Most of us, considering the advances that have been made in the various fields of science, have of course no hesitation in accepting the existence of physical laws. We know that without these laws man would have a hard time finding out what's what. We know, for example, that gravity makes things fall, that sperms fertilise eggs to produce babies and that heat turns water into steam. When it comes to human behaviour, however, our sense of lawfulness becomes a little awry; we find it hard to believe that our actions and thoughts too could be determined by an interplay of various forces instead of what we have come to regard as our free will. Although quite prepared to admit that at least some human behaviour is determined (witness the care being taken in courts of law to ensure that the accused is not suffering from 'mental illness'), we do object, often vehemently, to the assertion that man has no independence at all!
And that is just what's being asserted here.
First and foremost there is our genetic endowment. No one of course argues that the individual before conception in his mother's womb had a choice as to the kind of genes and chromosomes he was going to have in his body. This genetic make-up of ours, or the DNA with its encoded sequence of amino acids, has pre-disposed us to certain unique characteristics: we not only look different from any other individual on earth, we perceive the world in our own special way. Our sensitivity to sounds, smells, colours, etc., is not quite the same as other people's. So there is in operation in the human population a broad range of inborn capacities ready to interact with the environments into which they appear, with a multitude of consequences.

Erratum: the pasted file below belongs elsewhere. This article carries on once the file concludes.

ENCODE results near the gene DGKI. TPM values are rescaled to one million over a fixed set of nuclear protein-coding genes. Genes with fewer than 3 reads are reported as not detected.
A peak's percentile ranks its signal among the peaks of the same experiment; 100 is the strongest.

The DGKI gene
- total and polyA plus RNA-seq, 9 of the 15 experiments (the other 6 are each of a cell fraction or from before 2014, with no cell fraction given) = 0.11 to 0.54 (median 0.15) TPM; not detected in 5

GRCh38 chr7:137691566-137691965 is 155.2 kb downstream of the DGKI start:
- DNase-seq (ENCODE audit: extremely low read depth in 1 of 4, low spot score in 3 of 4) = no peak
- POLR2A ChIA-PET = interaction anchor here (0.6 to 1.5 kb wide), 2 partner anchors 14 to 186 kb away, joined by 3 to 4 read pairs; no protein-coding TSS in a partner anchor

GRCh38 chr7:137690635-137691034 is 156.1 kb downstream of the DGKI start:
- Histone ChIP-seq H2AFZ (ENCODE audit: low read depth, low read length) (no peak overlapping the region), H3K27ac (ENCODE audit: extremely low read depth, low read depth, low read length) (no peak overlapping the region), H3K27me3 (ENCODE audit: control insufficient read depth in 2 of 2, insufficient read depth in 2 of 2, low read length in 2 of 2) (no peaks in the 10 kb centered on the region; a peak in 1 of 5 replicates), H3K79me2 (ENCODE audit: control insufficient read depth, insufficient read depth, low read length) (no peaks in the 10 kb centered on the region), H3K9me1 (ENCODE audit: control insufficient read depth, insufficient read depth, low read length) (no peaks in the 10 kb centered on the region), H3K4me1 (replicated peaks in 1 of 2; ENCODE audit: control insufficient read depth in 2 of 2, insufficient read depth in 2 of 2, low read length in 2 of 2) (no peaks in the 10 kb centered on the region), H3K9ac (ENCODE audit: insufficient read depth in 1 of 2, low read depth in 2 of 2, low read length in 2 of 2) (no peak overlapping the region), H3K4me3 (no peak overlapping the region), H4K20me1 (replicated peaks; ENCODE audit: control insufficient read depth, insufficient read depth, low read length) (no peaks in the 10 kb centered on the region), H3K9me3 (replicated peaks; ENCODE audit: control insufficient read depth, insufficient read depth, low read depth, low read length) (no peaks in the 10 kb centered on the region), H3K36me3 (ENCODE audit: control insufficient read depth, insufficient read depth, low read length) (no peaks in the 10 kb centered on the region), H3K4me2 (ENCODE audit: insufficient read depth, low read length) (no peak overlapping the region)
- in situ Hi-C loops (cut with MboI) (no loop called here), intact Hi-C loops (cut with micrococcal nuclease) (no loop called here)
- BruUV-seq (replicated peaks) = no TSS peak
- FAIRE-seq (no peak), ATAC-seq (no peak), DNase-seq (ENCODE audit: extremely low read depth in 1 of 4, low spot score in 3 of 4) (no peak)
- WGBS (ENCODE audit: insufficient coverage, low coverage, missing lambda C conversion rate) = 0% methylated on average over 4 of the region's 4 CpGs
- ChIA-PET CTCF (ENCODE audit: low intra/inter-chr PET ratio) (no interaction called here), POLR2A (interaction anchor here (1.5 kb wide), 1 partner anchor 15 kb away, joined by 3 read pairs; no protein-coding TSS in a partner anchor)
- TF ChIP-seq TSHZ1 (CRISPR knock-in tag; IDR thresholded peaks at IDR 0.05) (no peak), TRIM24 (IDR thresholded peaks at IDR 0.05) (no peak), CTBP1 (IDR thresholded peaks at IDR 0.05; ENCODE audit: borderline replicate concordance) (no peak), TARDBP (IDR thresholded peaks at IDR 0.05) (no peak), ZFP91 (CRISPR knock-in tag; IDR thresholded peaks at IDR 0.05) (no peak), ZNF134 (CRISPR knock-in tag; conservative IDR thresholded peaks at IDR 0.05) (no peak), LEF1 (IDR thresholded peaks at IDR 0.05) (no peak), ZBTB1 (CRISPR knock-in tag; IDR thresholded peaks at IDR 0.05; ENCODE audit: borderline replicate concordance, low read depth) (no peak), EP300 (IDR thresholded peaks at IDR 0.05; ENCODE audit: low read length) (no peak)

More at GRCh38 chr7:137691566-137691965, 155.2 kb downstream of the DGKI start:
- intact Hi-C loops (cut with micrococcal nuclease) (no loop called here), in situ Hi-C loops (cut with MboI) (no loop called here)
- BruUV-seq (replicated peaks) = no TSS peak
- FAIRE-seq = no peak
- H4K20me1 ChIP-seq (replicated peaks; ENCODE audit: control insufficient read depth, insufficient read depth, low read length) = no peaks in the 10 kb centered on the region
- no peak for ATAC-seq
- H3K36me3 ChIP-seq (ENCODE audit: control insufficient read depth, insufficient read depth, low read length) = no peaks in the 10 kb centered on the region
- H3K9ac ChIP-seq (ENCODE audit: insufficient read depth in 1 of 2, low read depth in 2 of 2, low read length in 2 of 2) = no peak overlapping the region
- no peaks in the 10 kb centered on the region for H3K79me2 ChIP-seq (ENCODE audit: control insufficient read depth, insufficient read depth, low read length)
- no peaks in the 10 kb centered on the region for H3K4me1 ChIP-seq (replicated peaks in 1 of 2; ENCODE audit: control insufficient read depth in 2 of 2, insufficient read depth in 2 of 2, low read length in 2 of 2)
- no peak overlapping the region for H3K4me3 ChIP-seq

Like heredity, environment too has been thrust upon us. As new-borns we have no choice but to breathe the kind of air we find around us (it may be clean, smoky, industrially polluted), to eat the kind of food given us (wholesome, junky, allergen), to play with the kind of mates that are available (friendly, aggressive, weird). Whatever the stimulation, each exposure to it modifies our character to a greater or lesser extent. The attitudes we take up, the thoughts we have, the words we utter, the fears we harbour -- all are the end result of the sum total of the events in our life, superimposed on our genetic potential.
Reflecting for a moment on the thoughts that occur in our brain, we find that these thoughts do not occur because we have willed them to but because they have been instigated by other thoughts or by physical stimuli emanating from either within the body or outside it. If thoughts are a pre-requisite for decision making, it follows that our so-called free will is no free will at all. To talk about having freedom to decide, therefore, is spurious, although it is understandable.
Understandable because when we behave it really appears as though we have initiated that behaviour and no one or nothing else. Standing before two doors with a right to choose one of them to enter, we do really feel that we have a choice. What we are saying here is that after the choice has been made and entry undertaken into one of the doors, that choice was inevitable, given our heredity and given all our previous experiences.
And inevitable from all eternity, we might add.
For consider the chain of events taking place in the universe. Every event has a cause and every cause has been another event for which there has been another cause. Going back sufficiently in time we arrive at the ultimate cause of all our doings -- and to the realisation that we, the living creatures, are no more than mere robots, carrying on with our lives not because we have a will of our own, but simply because nature has 'programmed' us that way.
It is therefore useless worrying about all the mistakes and blunders we have made in our lives and all the pains and disappointments we have experienced, for we simply could not have avoided them. They had to happen.